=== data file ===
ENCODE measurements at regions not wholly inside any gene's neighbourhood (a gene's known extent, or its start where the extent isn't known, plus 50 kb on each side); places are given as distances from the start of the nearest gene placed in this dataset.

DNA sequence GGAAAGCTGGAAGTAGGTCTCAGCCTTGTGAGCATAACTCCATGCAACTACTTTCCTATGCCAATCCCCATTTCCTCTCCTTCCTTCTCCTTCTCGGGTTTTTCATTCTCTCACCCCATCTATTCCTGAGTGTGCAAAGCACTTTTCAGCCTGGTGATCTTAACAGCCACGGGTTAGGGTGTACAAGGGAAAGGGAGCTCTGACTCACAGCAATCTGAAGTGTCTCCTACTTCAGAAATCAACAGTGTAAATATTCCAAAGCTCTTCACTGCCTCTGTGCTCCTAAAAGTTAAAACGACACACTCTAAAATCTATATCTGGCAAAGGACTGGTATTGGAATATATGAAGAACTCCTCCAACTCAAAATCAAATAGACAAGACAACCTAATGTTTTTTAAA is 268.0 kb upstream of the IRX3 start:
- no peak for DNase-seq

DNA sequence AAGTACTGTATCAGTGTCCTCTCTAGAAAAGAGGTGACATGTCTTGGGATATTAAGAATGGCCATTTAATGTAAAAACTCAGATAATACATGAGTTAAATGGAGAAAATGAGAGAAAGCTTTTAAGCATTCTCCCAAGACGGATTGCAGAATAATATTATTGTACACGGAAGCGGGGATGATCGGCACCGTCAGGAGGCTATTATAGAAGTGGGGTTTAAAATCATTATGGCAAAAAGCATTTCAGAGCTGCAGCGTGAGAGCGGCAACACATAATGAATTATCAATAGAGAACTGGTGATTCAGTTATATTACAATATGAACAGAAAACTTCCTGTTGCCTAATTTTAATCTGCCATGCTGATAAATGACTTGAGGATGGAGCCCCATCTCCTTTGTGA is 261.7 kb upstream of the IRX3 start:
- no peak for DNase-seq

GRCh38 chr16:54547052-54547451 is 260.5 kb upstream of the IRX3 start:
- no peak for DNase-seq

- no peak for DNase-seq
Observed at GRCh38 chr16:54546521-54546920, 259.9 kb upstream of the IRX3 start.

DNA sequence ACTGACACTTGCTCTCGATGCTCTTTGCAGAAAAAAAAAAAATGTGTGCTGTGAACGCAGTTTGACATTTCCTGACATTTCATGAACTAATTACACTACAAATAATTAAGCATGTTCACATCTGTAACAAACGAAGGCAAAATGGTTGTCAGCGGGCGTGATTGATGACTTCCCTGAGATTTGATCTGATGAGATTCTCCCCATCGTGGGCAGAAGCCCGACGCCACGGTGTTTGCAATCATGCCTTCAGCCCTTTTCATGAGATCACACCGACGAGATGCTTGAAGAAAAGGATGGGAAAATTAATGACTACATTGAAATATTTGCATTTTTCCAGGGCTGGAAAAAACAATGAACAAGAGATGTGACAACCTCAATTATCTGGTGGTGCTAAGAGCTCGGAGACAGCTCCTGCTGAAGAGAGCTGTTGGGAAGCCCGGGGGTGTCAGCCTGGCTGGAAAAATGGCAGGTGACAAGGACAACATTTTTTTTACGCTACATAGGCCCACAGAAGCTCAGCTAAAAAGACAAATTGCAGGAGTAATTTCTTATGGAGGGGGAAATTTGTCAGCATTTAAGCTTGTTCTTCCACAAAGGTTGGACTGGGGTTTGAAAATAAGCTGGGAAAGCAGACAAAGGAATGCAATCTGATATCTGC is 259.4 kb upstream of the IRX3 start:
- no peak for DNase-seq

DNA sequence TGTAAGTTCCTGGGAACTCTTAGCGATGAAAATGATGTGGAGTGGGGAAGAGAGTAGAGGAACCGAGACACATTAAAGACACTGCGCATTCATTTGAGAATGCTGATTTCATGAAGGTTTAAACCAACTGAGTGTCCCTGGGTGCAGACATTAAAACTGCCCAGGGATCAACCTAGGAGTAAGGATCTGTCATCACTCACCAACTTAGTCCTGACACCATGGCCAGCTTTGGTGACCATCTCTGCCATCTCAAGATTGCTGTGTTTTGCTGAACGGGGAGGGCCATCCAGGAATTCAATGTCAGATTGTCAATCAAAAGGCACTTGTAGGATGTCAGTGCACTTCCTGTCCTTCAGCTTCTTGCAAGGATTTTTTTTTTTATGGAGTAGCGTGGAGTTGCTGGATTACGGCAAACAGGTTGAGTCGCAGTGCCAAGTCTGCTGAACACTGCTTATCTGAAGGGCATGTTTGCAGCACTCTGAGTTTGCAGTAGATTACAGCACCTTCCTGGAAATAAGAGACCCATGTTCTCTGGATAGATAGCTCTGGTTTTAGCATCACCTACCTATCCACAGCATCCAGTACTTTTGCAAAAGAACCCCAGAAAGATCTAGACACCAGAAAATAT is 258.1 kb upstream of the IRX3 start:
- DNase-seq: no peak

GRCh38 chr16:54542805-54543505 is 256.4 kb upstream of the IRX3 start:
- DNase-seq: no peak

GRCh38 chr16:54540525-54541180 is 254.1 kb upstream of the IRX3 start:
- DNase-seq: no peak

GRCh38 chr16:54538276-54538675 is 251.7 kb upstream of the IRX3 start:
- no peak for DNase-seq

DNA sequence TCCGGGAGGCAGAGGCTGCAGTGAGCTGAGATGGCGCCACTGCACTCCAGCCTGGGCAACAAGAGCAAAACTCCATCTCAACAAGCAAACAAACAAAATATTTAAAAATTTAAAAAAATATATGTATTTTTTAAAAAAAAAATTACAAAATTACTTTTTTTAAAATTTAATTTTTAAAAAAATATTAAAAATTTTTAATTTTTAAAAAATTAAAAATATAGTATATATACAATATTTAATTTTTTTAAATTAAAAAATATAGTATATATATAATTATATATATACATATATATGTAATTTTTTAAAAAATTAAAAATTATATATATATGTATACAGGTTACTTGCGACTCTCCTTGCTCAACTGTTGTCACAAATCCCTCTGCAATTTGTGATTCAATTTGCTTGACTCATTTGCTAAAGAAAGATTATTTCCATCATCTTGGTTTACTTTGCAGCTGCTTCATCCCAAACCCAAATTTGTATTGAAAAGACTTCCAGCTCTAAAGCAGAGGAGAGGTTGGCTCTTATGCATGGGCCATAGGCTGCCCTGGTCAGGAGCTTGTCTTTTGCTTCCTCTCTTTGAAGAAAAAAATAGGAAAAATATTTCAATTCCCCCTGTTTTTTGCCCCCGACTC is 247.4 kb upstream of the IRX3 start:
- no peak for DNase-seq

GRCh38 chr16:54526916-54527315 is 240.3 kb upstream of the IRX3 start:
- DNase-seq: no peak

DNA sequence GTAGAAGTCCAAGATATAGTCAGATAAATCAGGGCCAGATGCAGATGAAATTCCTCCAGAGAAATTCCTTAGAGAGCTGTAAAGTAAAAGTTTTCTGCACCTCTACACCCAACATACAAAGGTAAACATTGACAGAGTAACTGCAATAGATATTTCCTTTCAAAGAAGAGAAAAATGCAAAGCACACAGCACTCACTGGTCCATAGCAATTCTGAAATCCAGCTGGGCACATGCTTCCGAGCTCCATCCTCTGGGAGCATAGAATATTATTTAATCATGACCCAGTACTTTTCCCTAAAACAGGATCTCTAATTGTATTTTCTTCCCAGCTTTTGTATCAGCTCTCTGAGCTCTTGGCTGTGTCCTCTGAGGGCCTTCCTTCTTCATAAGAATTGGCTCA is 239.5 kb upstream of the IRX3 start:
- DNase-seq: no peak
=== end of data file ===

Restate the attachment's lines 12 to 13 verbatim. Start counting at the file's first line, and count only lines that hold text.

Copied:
DNA sequence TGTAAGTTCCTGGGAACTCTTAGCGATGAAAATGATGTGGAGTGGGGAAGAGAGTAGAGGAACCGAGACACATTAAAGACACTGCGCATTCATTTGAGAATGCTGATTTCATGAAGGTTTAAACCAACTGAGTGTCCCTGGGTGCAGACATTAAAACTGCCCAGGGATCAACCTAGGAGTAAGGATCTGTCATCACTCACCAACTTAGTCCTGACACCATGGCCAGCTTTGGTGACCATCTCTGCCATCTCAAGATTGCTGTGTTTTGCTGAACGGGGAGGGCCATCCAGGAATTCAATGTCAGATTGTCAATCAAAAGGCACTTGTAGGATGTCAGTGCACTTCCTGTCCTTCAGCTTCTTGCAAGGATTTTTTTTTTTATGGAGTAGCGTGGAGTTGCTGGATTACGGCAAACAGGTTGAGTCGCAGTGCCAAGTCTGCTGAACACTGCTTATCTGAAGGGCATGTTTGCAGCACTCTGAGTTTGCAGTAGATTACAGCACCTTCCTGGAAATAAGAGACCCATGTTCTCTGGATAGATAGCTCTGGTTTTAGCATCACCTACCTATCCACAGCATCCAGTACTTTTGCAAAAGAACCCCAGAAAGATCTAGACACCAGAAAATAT is 258.1 kb upstream of the IRX3 start:
- DNase-seq: no peak